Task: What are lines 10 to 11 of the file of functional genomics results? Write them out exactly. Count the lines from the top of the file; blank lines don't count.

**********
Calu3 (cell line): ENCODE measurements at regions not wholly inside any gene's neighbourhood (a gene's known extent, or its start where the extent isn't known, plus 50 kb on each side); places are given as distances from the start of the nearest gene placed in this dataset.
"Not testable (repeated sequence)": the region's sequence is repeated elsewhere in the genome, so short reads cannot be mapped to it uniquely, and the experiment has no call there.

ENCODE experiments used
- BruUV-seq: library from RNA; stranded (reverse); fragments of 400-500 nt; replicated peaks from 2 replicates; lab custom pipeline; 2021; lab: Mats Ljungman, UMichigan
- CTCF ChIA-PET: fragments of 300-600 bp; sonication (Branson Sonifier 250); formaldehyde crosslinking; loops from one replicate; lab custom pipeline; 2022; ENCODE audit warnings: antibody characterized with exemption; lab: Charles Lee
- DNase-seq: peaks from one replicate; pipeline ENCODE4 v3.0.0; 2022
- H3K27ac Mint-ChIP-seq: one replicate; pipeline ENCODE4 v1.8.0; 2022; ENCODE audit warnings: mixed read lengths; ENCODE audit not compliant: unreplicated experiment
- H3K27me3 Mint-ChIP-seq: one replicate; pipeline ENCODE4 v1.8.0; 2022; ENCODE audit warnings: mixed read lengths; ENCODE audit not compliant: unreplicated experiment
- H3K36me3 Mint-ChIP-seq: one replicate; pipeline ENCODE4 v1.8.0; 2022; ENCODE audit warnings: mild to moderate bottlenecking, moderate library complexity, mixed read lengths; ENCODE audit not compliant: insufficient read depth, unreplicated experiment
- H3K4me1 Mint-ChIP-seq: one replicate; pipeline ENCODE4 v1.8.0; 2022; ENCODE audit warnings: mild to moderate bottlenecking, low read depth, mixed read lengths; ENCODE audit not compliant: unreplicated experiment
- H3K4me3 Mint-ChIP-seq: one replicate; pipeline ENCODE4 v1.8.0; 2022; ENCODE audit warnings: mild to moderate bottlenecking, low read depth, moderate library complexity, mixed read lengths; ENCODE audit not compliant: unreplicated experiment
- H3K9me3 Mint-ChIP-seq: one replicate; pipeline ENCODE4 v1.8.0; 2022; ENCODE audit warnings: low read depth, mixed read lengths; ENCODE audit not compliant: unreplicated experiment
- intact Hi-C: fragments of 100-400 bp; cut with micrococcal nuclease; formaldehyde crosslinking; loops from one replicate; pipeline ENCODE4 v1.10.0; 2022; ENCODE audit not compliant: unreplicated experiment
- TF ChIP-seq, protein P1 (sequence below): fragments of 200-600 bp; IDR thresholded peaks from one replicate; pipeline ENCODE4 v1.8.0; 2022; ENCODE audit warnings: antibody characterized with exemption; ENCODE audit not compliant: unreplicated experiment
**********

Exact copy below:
- H3K4me1 Mint-ChIP-seq: one replicate; pipeline ENCODE4 v1.8.0; 2022; ENCODE audit warnings: mild to moderate bottlenecking, low read depth, mixed read lengths; ENCODE audit not compliant: unreplicated experiment
- H3K4me3 Mint-ChIP-seq: one replicate; pipeline ENCODE4 v1.8.0; 2022; ENCODE audit warnings: mild to moderate bottlenecking, low read depth, moderate library complexity, mixed read lengths; ENCODE audit not compliant: unreplicated experiment